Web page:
One You Might've Missed #04: Kissing Jessica Stein
Finding diamonds in the rough is a wonderful feeling, but in order to do so, you usually have to watch a lot of bad movies. Flix66.com takes the pain away by recommending a movie that you may have never heard of, or missed when it first came out.
Woody Allen wrote and starred in two great movies about relationships in New York City with ANNIE HALL and MANHATTAN. However, in the years when he was making SMALL TIME CROOKS and THE CURSE OF THE JADE SCORPION, it was easy to forget about that past greatness. Well, in that absence emerged Jennifer Westfeldt and Heather Juergensen with an adaptation from their off-Broadway play “Lipschtick.” KISSING JESSICA STEIN is about the quintessential neurotic Woody Allen character, this time as the gorgeous Westfeldt as Jessica Stein, trying to find love in New York City with a revolving door of blind dates with hilariously inept men (keep your eye out for Hollywood Squares favorite Jim J. Bullock). Heather Juergensen plays Helen Cooper, the polar opposite to Jessica, who has no problem getting men, but uses a collection of them to fill her different needs; one for sex, one for money, one for intellect, etc.
Jessica answers Helen’s ad in personal ad, and they hit it off, and then Jessica goes through the “Jew from Scarsdale” transformation to lesbian as if it was something you can practice; she even gets pamphlets for helpful hints. Jessica’s neuroses are hilarious to the viewer, but noticeably frustrating to Helen, who’s a little beyond that point in her life.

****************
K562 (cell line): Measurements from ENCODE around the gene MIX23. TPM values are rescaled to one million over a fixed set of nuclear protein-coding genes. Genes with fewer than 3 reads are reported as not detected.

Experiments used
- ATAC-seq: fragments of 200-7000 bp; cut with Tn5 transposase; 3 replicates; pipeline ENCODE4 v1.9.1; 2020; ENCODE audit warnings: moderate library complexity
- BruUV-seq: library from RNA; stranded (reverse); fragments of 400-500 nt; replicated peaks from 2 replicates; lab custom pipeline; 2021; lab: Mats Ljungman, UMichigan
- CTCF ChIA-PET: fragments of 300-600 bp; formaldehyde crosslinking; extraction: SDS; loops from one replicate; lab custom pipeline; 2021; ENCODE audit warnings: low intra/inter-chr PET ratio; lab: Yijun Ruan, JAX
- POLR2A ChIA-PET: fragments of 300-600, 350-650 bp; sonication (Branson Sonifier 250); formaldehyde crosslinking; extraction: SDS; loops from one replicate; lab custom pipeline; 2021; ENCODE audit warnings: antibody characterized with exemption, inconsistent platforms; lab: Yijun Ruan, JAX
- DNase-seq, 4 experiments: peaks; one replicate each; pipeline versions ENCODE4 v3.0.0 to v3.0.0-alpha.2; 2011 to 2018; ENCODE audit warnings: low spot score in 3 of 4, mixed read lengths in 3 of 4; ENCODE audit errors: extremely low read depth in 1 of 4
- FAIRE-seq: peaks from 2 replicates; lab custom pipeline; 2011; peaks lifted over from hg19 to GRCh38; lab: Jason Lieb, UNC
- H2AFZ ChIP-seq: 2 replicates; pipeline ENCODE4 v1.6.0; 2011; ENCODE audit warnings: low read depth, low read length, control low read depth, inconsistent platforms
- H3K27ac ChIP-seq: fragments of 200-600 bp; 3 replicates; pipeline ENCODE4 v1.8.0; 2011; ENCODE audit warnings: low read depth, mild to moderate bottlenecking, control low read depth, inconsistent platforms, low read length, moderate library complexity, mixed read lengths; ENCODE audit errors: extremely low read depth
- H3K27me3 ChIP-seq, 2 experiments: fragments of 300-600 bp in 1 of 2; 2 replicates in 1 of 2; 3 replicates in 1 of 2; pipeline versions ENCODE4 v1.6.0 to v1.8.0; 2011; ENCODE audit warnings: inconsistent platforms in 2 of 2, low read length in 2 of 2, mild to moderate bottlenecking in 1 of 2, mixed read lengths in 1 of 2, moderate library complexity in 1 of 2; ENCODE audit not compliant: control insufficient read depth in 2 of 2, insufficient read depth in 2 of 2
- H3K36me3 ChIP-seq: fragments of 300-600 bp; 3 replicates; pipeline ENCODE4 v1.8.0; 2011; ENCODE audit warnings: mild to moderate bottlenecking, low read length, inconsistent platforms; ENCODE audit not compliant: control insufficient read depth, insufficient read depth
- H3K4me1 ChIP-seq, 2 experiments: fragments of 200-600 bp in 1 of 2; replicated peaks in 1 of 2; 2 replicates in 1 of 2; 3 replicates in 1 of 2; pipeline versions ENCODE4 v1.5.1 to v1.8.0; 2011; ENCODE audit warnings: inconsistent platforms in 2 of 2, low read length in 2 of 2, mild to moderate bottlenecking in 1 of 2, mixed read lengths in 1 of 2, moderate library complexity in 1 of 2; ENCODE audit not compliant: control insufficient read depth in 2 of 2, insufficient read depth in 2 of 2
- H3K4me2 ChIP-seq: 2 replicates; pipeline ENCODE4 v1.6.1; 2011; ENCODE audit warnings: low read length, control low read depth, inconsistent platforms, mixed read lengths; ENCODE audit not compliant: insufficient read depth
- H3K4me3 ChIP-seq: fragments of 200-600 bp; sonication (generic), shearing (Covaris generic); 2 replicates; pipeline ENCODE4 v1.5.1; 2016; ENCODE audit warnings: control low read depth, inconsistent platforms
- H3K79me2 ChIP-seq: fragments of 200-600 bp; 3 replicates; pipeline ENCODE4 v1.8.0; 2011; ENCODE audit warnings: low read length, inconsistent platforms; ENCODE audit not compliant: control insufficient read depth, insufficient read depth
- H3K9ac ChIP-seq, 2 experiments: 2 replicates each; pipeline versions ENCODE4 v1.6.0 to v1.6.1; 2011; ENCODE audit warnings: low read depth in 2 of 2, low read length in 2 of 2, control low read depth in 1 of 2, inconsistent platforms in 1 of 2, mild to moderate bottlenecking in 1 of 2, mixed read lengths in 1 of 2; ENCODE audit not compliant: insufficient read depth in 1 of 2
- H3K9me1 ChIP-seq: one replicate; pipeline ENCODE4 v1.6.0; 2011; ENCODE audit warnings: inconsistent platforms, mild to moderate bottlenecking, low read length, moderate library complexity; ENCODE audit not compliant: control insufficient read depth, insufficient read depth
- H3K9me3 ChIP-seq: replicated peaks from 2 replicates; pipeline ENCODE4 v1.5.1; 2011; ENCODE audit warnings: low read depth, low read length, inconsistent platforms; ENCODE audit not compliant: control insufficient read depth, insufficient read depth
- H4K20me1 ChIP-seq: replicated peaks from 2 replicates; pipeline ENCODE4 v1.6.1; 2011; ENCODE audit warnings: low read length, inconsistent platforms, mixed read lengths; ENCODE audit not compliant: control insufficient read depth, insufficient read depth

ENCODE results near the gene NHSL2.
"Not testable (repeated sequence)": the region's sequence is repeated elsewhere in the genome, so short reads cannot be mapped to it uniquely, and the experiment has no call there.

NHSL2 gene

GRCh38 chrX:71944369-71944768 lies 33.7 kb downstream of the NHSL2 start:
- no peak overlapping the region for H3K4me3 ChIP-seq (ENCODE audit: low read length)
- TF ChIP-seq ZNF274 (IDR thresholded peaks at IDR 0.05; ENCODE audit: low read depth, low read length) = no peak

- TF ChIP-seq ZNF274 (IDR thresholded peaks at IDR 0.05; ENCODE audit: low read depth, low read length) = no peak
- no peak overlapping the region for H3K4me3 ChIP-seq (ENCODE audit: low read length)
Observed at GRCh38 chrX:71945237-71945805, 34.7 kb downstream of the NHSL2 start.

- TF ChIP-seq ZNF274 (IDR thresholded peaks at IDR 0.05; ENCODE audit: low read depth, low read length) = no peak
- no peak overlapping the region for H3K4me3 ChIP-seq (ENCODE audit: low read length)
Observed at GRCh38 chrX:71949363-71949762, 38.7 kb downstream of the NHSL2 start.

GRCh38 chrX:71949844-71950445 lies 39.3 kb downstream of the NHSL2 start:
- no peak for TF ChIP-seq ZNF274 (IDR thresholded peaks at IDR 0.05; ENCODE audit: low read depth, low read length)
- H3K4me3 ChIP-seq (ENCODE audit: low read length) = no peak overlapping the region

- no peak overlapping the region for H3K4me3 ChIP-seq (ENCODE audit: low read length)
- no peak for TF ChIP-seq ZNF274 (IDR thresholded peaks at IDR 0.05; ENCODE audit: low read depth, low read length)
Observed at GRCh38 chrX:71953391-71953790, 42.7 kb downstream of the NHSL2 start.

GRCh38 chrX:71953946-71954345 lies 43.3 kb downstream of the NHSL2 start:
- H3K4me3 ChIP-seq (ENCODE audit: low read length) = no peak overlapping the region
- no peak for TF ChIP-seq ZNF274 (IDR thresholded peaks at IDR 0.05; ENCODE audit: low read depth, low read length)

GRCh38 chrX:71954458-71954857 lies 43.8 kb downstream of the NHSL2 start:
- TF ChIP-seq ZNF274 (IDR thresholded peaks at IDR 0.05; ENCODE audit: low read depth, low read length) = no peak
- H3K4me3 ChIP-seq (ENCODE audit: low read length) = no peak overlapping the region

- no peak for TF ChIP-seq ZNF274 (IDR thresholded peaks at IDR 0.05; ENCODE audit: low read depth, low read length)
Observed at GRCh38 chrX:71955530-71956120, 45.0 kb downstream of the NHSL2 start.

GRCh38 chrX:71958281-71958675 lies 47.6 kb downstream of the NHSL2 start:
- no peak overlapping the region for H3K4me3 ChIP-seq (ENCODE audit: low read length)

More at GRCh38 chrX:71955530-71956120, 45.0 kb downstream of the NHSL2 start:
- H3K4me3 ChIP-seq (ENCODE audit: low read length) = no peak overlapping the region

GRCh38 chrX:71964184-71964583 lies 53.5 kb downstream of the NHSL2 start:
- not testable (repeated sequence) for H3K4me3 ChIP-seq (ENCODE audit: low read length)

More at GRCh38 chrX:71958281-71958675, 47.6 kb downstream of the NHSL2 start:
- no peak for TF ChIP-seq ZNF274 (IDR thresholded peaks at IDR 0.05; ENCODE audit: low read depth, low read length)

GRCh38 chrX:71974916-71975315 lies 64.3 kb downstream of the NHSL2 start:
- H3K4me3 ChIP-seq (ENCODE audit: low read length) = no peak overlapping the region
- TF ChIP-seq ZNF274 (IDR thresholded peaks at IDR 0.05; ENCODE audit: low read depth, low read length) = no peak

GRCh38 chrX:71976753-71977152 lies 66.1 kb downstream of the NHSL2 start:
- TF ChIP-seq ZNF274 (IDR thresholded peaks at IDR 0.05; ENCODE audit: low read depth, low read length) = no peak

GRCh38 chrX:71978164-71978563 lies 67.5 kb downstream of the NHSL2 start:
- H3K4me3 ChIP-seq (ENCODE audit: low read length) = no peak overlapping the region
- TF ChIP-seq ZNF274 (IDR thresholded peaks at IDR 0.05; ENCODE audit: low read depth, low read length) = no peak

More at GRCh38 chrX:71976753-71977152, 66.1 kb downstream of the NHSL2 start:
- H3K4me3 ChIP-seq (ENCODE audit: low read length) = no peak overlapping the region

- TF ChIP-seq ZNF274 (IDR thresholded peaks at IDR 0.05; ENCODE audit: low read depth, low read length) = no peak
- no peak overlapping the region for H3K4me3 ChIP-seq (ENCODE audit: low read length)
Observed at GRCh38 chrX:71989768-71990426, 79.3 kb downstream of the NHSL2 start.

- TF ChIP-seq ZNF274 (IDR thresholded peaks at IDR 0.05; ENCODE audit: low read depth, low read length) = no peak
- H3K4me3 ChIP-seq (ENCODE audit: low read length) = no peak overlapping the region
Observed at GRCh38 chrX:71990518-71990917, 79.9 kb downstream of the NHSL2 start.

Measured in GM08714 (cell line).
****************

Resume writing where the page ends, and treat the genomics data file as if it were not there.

Supporting roles by Carson Elrod and Michael Mastro as the “Will and Grace”-style funny gay counsel for Helen and a great turn by Tovah Feldshuh as the stereotypical “meet a nice Jewish boy”-Jewish mother make this a good ensemble but the best reason to watch and rewatch this movie is for Jennifer Westfeldt. She’s nervous, she’s sexy, she’s smart, she’s opinionated, she’s all over the place and in a very good way. A great deleted scene of her on a boat at the Bethesda fountain reservoir with a disastrous suitor in which she goes off on a rant about life and love and fear and fortitude and shoes that takes her everywhere from vulnerable to confident to mean to heartbreaking all the way to Gary Busey-crazy.
Bottom line for KISSING JESSICA STEIN: If you like ANNIE HALL, you’ll like this movie. If you don’t like ANNIE HALL… check your pulse.
Foot Notes: KISSING JESSICA STEIN shot some of its scenes in New York without blocking off the set, so some bystanders can be seen in the shots blatantly looking right at the camera as if to say, “Hey Ma, their shootin’ one of them there movin’ pictures.” Also, they had two showings at the Toronto Film Festival; one on September 10th, 2001, and another on September 12th. They had scenes with the World Trade Center in them which drew noticeable reactions from the crowd on the second viewing. They were later cut.